Sunday, December 24, 2006

Sharpest Image Ever!!

I just found an awesome way to get really sharp, high-contrast B+W shots out of my timelapses. I take all the .jpg files and I stack them with that IDL routine I wrote. Since each .JPG file is 8 bits, meaning the numbers range from 0 to 255 (2^8), it only has 255 shades of grey. By adding 100 images to gether, now the full range is 0 to 2550, which is 100 times the shades! This gets me a high S/N, high color-range image that I can process. Then, since the files are encoded as Red-Green-Blue, meaning that the image is a 3-by-Xpixels-by-Ypixels array [3, 1536, 1024], I can just pick the red channel as the clearest.

Just to show the difference, here's the stacked but unprocessed Blue image......

And Red image......
The neat thing was finding a FITS-file reader for photoshop. Astronomers use their own weird file format. It's a lot like jpg's, tiff's, pngs, gif's, etc but it requires it's own custom readers, just like every other image format. The nice thing about fits files are that there's no compression. The numbers can run from 0 to 25500000 if you have that much data. They're huge, typically 100MB, but there's a ton of information in them. The various space-agencies made this software (fits-liberator) for or photoshop so that you can import and play with the .fits files and then compress them as you like.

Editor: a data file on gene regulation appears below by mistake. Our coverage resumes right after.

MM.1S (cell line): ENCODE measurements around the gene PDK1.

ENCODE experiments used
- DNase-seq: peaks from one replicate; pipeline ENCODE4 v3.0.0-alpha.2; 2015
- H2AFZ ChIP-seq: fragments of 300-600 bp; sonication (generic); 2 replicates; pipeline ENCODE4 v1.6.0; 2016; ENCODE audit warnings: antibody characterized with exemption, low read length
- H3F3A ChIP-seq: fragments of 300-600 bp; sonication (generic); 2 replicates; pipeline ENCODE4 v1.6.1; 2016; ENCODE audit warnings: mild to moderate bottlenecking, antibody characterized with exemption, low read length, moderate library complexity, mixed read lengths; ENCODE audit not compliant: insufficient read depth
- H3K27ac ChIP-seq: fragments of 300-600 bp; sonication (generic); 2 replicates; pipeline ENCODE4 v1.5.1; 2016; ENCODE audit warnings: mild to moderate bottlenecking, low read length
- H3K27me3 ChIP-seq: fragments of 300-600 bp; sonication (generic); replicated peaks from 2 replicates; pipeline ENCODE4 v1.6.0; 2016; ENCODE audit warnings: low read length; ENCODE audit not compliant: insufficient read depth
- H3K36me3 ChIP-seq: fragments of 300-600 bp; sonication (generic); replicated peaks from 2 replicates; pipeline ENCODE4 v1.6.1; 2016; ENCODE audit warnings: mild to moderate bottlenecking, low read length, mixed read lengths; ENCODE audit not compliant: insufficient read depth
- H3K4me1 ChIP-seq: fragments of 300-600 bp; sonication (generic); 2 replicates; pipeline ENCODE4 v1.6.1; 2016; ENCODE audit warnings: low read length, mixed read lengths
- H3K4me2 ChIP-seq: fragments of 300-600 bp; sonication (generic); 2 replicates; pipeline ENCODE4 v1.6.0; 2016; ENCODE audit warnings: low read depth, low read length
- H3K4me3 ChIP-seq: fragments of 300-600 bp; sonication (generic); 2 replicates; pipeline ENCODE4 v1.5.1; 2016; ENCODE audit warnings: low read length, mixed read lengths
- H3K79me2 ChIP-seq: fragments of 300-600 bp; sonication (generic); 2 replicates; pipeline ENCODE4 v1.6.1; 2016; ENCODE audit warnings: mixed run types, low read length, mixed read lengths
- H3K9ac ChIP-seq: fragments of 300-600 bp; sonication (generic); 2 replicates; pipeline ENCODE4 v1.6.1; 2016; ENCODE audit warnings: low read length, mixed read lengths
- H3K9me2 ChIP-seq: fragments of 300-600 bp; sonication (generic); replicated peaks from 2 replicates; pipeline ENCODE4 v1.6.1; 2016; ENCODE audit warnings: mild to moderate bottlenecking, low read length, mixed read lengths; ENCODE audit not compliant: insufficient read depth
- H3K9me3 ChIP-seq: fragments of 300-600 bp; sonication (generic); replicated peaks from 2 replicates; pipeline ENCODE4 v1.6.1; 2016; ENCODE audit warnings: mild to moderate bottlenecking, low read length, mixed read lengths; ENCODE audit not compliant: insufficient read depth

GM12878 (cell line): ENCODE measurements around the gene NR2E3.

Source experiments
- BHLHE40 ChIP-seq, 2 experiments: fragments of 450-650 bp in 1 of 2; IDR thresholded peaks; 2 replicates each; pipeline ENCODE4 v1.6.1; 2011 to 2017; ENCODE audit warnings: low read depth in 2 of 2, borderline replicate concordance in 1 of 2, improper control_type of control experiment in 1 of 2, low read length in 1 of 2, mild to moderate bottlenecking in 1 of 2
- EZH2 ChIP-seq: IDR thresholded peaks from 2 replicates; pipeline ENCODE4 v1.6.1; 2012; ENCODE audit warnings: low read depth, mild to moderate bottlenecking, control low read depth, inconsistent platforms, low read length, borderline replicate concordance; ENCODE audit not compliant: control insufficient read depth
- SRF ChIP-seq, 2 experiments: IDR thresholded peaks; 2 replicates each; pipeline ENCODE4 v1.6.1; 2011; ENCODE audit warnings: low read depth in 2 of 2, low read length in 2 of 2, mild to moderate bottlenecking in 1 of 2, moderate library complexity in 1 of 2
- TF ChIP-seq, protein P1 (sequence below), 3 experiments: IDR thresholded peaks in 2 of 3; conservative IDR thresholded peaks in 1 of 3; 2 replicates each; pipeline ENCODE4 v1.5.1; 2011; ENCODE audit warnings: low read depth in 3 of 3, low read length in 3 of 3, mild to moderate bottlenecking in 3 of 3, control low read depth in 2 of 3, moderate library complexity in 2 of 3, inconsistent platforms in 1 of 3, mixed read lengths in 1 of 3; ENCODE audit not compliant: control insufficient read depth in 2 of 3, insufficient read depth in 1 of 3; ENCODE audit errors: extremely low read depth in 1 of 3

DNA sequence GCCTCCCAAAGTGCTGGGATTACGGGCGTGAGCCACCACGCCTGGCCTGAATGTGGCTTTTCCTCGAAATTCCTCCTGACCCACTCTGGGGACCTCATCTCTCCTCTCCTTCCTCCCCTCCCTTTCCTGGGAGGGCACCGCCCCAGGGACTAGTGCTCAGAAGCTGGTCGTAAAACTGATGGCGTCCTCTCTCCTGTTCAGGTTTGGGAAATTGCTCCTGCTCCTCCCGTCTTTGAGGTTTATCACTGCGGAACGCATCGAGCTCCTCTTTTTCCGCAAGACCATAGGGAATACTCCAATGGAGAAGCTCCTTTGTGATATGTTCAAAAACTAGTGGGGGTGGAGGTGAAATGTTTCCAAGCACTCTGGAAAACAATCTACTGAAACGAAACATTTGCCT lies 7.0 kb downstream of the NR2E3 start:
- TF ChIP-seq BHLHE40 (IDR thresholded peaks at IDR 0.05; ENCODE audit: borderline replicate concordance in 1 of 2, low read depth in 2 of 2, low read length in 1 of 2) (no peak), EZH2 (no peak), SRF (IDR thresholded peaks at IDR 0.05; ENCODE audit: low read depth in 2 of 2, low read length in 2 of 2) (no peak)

After doing a bit of image math (log scaling) and tweaking the image, I've got the sharpest shot of the Big Island, taken from Maui, that I think I've ever made...... You can see Waipio valley, resolve the telescopes on the summit, see the Kohala coast, and see the different bands of lava on the mountain slopes.


Blogger Diane Harrington said...

beautiful pictures Merry christmas

12:52 PM  
Blogger Sean said...

holy shit those are incredible.

4:56 PM  

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